Actually, I quite like it. The colour combination is exquisite and the small tassels really highlight the lines. The asymmetricality of the whole does not bother me in the least — and I saw the parasol pocket! I think that this is quite practical, especially when going shopping and not wanting to be burdened down. My rating 9/10
I think it’s geometrically interesting, and the colors (navy and cream) are as unobjectionable as could be.
I suspect (not sure why) that I’d hate the front, but since I cannot see the front, 8 of 10.
I so wish I could post photos here to share with you the recreation made by a friend of mine. She made it perfectly in black and ivory and it is stunning! I’m a bit in love with both the original and the recreation and give it 10 of 10 since I’ve been able to see the dress in motion and know how fantastic yet beautifully elegant the gown can be!
I’m going to have to rate this dress a full 10 of 10.
I absolutely love the stark contrast of dark blue and ivory, and the details are impressive. I started costuming a little over a year ago and this dress was the first one I saw that made me decide I HAD to make something… so besides just being gorgeous, it’s also a special dress for me. Regardless, wouldn’t change my rating!
WOW! Someone thought of that and then made it! I love the asymmetry and the engineering and of course the colours.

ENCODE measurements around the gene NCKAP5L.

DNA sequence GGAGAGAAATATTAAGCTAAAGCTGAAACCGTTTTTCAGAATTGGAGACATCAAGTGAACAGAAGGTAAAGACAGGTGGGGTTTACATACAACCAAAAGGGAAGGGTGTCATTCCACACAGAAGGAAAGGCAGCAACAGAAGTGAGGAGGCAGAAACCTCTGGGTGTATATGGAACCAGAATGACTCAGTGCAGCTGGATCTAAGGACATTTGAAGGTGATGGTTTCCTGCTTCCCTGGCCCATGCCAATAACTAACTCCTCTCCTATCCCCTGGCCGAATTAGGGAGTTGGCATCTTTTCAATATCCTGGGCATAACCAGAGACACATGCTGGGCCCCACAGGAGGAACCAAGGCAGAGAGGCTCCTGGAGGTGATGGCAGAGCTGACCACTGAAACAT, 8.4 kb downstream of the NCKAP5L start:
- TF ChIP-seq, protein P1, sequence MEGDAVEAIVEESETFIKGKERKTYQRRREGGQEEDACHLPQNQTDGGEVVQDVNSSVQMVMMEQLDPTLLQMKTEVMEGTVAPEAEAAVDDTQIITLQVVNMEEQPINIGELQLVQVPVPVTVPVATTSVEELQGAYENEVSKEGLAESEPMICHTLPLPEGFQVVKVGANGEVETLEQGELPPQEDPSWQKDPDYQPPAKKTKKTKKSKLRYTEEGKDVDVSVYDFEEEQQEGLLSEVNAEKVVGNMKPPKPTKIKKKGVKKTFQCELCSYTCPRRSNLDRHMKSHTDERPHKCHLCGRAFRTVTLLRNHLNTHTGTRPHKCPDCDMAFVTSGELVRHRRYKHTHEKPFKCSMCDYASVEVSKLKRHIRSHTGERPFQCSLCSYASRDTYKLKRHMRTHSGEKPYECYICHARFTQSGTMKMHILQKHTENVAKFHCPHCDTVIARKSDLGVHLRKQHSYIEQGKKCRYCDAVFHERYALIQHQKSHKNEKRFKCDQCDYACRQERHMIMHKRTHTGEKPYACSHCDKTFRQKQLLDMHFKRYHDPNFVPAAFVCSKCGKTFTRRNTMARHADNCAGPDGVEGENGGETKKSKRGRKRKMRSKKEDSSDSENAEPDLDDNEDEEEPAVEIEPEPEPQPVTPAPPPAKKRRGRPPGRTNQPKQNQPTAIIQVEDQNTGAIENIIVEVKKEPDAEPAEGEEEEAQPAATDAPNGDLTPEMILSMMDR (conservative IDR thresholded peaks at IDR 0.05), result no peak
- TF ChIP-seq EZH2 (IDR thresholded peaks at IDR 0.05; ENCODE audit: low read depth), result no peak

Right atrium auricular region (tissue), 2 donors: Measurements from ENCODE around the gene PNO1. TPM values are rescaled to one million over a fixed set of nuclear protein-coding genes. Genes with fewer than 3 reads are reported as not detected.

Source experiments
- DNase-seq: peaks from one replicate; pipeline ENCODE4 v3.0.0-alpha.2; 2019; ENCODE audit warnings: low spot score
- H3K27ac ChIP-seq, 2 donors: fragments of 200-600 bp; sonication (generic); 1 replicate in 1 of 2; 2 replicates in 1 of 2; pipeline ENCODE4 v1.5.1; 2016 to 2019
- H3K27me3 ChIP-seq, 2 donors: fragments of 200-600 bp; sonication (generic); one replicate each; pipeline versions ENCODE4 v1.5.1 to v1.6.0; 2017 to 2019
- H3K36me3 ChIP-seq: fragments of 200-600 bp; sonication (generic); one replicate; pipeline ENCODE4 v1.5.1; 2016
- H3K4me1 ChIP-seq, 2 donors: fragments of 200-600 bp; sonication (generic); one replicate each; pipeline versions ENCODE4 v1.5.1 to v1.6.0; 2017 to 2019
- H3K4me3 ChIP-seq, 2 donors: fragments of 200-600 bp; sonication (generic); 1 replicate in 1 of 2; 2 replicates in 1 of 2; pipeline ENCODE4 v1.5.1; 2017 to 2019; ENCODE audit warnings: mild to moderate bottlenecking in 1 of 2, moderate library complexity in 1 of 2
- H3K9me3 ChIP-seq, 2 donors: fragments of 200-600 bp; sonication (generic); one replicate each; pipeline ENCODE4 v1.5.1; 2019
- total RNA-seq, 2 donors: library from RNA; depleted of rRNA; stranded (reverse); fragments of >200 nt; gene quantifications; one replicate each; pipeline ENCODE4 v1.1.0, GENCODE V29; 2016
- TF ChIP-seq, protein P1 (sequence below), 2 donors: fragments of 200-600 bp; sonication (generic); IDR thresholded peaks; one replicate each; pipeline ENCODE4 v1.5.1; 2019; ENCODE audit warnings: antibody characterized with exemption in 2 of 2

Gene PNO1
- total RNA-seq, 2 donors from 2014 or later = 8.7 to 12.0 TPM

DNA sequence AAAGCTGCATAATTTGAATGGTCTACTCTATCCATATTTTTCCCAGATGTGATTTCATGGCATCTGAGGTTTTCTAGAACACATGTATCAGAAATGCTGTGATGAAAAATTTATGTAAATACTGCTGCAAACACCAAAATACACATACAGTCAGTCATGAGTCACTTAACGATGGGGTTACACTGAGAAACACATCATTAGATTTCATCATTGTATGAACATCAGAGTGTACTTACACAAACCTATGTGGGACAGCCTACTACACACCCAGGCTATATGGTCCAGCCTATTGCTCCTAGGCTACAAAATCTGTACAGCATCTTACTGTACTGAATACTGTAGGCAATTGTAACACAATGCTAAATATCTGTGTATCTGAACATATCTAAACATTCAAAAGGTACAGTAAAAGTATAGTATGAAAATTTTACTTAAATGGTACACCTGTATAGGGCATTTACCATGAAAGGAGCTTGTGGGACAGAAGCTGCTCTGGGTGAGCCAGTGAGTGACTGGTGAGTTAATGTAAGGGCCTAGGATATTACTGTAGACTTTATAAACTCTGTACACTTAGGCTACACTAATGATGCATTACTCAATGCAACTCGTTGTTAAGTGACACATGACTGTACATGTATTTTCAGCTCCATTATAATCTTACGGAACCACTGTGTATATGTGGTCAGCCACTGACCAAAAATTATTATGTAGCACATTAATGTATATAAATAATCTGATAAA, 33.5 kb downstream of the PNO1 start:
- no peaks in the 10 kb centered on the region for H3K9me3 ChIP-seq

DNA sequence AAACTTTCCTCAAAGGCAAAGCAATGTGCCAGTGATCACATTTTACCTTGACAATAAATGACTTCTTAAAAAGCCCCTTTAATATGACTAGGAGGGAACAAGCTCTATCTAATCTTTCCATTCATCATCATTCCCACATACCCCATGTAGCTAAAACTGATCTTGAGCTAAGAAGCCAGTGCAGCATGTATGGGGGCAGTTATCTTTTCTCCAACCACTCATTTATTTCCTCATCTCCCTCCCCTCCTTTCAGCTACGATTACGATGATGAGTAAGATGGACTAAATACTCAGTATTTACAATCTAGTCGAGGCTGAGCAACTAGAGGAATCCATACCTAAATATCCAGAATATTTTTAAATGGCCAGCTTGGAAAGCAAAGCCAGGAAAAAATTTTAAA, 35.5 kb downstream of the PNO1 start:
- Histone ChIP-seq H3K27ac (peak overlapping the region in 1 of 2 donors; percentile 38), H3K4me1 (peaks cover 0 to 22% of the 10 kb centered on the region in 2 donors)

Love it! I’d never have the guts to wear it, but I’d admire it on a daring young lady. 10.
My only complaint…no front view. That dress is a 10 for sure!
Love it, the subtle colour combination and the over the top decoration blend to make the most wonderful gown, wish they had a front view, 9/10
It’s wacky, but that’s what the 1870s were all about. I really like the colours and I suspect they go a long way towards making this dress work. 8/10
I think I neeed a parasol pocket now!
Bonus points for the colour combo, plus it’s got plenty of everything; tassels, accordion pleats, decorative bound buttonholes, lacing, piping, net, ruffles, etc.
It is exactly the definition of over the top. Yes! 10/10
The colours make this. If the colours were more gaudy it would be over the top, too bright, too many frilly bits and tassels, but the deep blue and ivory lend it an elegance which the fripperies keep from being too severe, and of course it is such a perfect example of the period. I love it and would happily wear it. 10/10 for me.
Oh, I’ve loved this one for years. It’s on my pipedream wish-list of things to make one day (aka will probably never happen, but I can dream). Full 10/10 – unless I can give 11/10?
Love this! It looks absolutely gorgeous. The contrast colors totally make the design stand out, in a good way.
10 out of 10.
It is great that this is an inspiration dress for people – I can see why!